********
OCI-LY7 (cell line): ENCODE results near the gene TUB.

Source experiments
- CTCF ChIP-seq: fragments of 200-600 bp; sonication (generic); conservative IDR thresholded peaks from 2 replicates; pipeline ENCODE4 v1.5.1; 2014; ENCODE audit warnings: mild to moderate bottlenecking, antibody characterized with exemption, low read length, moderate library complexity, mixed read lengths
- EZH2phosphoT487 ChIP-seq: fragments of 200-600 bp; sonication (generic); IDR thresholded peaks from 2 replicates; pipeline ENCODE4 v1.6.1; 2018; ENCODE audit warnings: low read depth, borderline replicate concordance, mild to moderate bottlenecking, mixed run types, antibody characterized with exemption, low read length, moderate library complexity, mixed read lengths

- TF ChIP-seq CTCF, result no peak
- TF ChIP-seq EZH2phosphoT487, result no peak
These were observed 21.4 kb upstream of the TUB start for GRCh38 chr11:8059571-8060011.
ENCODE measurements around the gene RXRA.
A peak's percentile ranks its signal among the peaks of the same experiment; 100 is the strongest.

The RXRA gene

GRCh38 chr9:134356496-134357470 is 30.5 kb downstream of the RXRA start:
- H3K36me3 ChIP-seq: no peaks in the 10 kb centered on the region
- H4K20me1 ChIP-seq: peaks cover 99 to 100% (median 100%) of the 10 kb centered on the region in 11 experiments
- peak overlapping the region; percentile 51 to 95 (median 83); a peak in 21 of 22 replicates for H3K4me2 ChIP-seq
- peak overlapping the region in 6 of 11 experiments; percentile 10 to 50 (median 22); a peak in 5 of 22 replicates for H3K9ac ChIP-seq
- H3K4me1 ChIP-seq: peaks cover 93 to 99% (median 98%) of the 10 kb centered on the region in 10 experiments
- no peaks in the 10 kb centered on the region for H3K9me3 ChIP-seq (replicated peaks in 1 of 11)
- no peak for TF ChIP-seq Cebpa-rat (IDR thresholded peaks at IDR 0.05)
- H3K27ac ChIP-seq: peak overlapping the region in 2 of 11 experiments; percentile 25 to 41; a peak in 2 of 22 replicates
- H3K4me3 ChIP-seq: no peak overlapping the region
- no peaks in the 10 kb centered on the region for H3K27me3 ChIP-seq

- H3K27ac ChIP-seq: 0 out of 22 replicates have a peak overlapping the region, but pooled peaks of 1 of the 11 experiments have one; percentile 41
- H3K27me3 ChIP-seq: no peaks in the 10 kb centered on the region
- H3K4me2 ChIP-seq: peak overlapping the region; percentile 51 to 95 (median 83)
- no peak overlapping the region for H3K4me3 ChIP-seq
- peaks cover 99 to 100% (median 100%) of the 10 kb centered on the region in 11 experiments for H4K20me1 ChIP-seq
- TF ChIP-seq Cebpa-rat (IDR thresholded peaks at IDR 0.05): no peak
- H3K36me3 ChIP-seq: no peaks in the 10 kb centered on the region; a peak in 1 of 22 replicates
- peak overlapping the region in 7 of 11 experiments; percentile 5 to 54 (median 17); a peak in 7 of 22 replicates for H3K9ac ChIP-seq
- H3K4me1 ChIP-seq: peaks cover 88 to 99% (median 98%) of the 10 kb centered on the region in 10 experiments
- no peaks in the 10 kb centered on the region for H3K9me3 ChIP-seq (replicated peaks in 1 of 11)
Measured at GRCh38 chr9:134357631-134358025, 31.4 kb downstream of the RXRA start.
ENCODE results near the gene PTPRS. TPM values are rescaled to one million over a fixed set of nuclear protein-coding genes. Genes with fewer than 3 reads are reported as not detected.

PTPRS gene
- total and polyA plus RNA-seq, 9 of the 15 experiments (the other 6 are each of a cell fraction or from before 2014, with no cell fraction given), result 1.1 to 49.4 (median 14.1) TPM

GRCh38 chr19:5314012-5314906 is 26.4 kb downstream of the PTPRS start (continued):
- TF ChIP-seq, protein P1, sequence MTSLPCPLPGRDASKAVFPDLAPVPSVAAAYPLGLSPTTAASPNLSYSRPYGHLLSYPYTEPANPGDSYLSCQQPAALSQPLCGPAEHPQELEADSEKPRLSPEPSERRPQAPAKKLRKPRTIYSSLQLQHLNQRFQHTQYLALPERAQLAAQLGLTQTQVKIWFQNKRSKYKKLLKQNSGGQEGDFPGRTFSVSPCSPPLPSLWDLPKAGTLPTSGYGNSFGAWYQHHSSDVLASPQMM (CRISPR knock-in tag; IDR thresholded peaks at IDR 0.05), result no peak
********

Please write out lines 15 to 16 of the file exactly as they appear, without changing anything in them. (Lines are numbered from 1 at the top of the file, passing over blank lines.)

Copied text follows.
- peak overlapping the region in 6 of 11 experiments; percentile 10 to 50 (median 22); a peak in 5 of 22 replicates for H3K9ac ChIP-seq
- H3K4me1 ChIP-seq: peaks cover 93 to 99% (median 98%) of the 10 kb centered on the region in 10 experiments